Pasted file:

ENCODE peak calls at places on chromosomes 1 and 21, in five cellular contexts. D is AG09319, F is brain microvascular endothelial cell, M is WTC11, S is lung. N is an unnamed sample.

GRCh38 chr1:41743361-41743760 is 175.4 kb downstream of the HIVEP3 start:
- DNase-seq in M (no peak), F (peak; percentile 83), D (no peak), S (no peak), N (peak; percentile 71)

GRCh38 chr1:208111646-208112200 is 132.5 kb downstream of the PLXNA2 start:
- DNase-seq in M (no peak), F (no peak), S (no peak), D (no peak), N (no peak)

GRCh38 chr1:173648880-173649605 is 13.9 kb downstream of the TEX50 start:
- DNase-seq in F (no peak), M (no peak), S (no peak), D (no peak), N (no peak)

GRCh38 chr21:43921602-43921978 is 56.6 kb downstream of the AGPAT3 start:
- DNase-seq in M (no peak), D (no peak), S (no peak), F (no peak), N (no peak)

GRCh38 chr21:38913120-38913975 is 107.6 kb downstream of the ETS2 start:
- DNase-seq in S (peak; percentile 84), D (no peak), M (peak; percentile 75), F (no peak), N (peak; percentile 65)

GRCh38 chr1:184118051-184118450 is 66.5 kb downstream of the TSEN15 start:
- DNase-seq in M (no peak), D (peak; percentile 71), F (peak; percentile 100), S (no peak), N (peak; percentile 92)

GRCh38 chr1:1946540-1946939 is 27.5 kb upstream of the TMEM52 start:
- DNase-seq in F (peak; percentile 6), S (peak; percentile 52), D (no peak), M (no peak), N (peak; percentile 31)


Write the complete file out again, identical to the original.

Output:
ENCODE peak calls at places on chromosomes 1 and 21, in five cellular contexts. D is AG09319, F is brain microvascular endothelial cell, M is WTC11, S is lung. N is an unnamed sample.

GRCh38 chr1:41743361-41743760 is 175.4 kb downstream of the HIVEP3 start:
- DNase-seq in M (no peak), F (peak; percentile 83), D (no peak), S (no peak), N (peak; percentile 71)

GRCh38 chr1:208111646-208112200 is 132.5 kb downstream of the PLXNA2 start:
- DNase-seq in M (no peak), F (no peak), S (no peak), D (no peak), N (no peak)

GRCh38 chr1:173648880-173649605 is 13.9 kb downstream of the TEX50 start:
- DNase-seq in F (no peak), M (no peak), S (no peak), D (no peak), N (no peak)

GRCh38 chr21:43921602-43921978 is 56.6 kb downstream of the AGPAT3 start:
- DNase-seq in M (no peak), D (no peak), S (no peak), F (no peak), N (no peak)

GRCh38 chr21:38913120-38913975 is 107.6 kb downstream of the ETS2 start:
- DNase-seq in S (peak; percentile 84), D (no peak), M (peak; percentile 75), F (no peak), N (peak; percentile 65)

GRCh38 chr1:184118051-184118450 is 66.5 kb downstream of the TSEN15 start:
- DNase-seq in M (no peak), D (peak; percentile 71), F (peak; percentile 100), S (no peak), N (peak; percentile 92)

GRCh38 chr1:1946540-1946939 is 27.5 kb upstream of the TMEM52 start:
- DNase-seq in F (peak; percentile 6), S (peak; percentile 52), D (no peak), M (no peak), N (peak; percentile 31)